Wednesday, June 28, 2017

NYAFF ’17: The Gangster’s Daughter

A teenage girl needs her father, especially one as headstrong as Shaowu. Granted, not having Keiko around spared her some awkward career days at school, but she really is a chip off the old block. They will finally get a chance to make up for lost time in Chen Mei-juin’s The Gangster’s Daughter (trailer here), which screens during this year’s New York Asian Film Festival.

Growing up on remote Kinmen Island, Shaowu is a bit of a wild child, but she has one true friend. Therefore, when a high school bully pulls a mean prank on her, Shaowu settles the score in a way the old man would appreciate (high noon, a pale of livestock dung). Unfortunately, the jerkweed is politically connected, so Shaowu is trundled off to live in Taipei with the father she only briefly reconnected with at her mother’s recent funeral.

At first, Shaowu has trouble making new friends, but the remainder of Keiko’s clan just adore her. He is sort of an emeritus gangster, who largely occupies his time managing the karaoke club hosted by his lover, Coco. She is still young enough to look good on his arm, but mature enough to take a mothering interest in Shaowu.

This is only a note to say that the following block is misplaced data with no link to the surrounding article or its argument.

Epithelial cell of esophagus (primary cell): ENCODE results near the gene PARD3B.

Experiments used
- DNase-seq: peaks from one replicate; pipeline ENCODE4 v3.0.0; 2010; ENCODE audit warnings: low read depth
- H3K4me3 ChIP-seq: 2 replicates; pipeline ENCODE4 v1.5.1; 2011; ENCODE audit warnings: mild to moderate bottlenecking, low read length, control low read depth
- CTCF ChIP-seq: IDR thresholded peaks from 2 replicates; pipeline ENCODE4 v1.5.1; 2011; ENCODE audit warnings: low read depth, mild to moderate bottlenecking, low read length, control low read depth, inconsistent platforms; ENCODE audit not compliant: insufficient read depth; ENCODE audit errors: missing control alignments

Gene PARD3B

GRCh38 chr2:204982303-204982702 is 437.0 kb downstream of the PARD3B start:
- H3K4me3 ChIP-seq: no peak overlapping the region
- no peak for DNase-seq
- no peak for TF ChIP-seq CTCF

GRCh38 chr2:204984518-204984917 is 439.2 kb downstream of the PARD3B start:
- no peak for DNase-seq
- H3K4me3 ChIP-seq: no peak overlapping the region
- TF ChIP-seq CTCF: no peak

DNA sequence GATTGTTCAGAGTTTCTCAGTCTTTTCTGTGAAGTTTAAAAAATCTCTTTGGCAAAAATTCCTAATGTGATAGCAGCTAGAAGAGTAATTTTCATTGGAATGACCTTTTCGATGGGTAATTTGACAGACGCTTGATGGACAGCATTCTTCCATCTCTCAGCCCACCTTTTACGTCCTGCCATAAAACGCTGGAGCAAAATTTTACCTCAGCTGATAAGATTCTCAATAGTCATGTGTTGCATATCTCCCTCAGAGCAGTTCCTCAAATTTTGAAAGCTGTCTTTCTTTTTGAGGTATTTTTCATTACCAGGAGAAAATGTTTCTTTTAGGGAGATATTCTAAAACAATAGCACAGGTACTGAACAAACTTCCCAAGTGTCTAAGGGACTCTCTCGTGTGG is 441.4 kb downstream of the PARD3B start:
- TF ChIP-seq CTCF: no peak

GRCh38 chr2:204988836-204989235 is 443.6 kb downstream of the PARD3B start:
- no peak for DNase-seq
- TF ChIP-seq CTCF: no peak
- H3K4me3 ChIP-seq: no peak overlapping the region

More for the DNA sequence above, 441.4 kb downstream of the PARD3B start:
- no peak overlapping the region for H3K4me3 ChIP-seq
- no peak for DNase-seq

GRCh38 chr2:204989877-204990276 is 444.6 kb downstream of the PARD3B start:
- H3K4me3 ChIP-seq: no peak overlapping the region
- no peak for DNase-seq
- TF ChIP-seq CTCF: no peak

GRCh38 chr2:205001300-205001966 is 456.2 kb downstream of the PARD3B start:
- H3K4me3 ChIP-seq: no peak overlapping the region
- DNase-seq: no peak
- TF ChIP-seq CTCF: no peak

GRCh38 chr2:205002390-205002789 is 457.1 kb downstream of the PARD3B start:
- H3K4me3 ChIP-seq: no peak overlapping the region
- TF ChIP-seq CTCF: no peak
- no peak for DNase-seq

Of course, a gangster will be a strict parent, because of the things they’ve seen. Keiko is particularly old school when it comes to drugs. He won’t allow his associates to participate in the dirty business whatsoever and he certainly won’t stand for them in his house. Unfortunately, his recently returned senior has plans for a major new narcotics venture.

Gangster’s Daughter is a wonderfully wise and forgiving family drama that just so happens to have a good deal of gangster action and skullduggery. Frankly, it would pair up perfectly with the masterful Mr. Six, which is high praise indeed, but warranted. It is a poignant film in many ways, both for the genuinely engaging father-daughter relationship and the passing of an era and a value system.

Jack Kao has appeared in several Hou Hsiao-hsien masterworks, but Keiko might just be the role that defines him. There is nothing cutesy or predictable about his performance. He is hardnosed all the way, but also warm and humanistic. Likewise, Ally Chiu is fiery and vulnerable as Shaowu, whose normal teenaged angsts are compounded by circumstance. Stephenie Lim Mei-ching is also altogether engaging and grounded as Coco, the entirely cliché-free gangster’s girlfriend.

Gangster’s Daughter is too honest for easy quirkiness or cheap sentiment. Yet, it still manages to sneak up on viewers. First it charms and then it lowers the boom. It is probably one of the most accessible films at the festival, yet the diehards should still dig its gangster business. Affectionately recommended, The Gangster’s Daughter screens this Saturday (7/1) at the Walter Reade, as part of the eagerly anticipated 2017 NYAFF.